Knowledge, attitude, perception of malaria and evaluation of malaria parasitaemia among pregnant women attending antenatal care clinic in metropolitan Lagos, Nigeria.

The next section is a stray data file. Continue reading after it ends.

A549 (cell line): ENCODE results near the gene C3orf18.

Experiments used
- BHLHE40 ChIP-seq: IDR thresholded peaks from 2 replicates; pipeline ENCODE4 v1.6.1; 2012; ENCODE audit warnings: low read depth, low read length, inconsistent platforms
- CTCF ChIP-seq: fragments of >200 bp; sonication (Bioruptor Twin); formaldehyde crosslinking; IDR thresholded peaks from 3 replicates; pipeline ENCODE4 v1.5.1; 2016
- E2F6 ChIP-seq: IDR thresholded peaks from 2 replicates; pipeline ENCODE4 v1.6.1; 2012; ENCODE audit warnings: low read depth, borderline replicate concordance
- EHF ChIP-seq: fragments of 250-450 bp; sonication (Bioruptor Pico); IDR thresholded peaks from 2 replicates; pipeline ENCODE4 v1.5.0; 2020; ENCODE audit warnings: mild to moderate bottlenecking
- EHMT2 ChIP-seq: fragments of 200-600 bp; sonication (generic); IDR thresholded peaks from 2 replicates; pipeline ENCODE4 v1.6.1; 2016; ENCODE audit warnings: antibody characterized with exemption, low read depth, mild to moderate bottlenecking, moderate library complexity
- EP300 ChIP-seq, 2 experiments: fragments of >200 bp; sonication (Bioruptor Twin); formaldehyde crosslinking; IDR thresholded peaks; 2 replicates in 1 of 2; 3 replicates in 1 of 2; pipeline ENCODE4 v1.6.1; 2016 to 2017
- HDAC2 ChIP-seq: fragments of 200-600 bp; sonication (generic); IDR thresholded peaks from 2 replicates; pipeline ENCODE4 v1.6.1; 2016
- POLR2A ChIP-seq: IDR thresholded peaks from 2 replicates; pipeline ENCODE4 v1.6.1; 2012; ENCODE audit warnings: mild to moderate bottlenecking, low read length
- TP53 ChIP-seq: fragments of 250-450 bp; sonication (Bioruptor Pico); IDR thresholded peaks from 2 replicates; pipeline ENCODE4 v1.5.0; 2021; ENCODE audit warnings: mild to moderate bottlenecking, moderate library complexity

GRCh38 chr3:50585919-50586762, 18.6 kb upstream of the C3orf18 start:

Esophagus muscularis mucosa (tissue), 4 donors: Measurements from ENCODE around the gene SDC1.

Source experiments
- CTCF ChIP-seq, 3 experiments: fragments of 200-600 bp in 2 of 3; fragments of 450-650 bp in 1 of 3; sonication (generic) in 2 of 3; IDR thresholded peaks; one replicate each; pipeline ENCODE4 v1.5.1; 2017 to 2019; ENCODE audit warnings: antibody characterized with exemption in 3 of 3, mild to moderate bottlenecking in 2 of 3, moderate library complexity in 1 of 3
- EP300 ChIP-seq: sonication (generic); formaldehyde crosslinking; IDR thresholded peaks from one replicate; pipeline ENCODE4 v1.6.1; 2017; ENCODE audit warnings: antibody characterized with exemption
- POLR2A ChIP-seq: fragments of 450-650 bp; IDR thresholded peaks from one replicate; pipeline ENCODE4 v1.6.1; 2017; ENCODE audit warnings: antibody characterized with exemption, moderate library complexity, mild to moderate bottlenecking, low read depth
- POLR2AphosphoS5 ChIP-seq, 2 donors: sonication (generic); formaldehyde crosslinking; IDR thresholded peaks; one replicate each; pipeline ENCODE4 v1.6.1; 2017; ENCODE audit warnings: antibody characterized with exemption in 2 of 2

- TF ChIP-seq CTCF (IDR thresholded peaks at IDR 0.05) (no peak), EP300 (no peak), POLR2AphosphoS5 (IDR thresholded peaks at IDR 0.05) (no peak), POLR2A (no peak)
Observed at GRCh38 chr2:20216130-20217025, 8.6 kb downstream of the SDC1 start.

BACKGROUND Malaria is a major contributor of maternal and peri-natal morbidity and mortality. The disease may be asymptomatic despite sequestration of parasitized red blood cells in the placental micro-circulation with antecedent complications. In such condition, it may also be difficult to identify the malaria parasite by the peripheral blood film microscopy, thus the need for use of simple but reliable tool for malaria parasite diagnosis. OBJECTIVE AND METHOD To determine the prevalence of asymptomatic malaria parasitaemia using the Rapid Diagnostic Test in pregnant unbooked women seen in a primary health centre during a malaria control campaign programme in rural Ondo-south, District Nigeria. RESULTS Prevalence of asymptomatic malaria parasitaemia was 25.9%. Only 3 (3.5%) of the 85 women had the long lasting insecticide-treated nets. There was no significant association between malaria parasitaemia, and the age group, parity and gestation age. CONCLUSION Given the high prevalence of asymptomatic malaria in pregnancy, routine screening for malaria at booking and scaling-up of other malaria control strategies such as the use of long lasting insecticidal-treated nets and intermittent preventive therapy for pregnant women are recommended.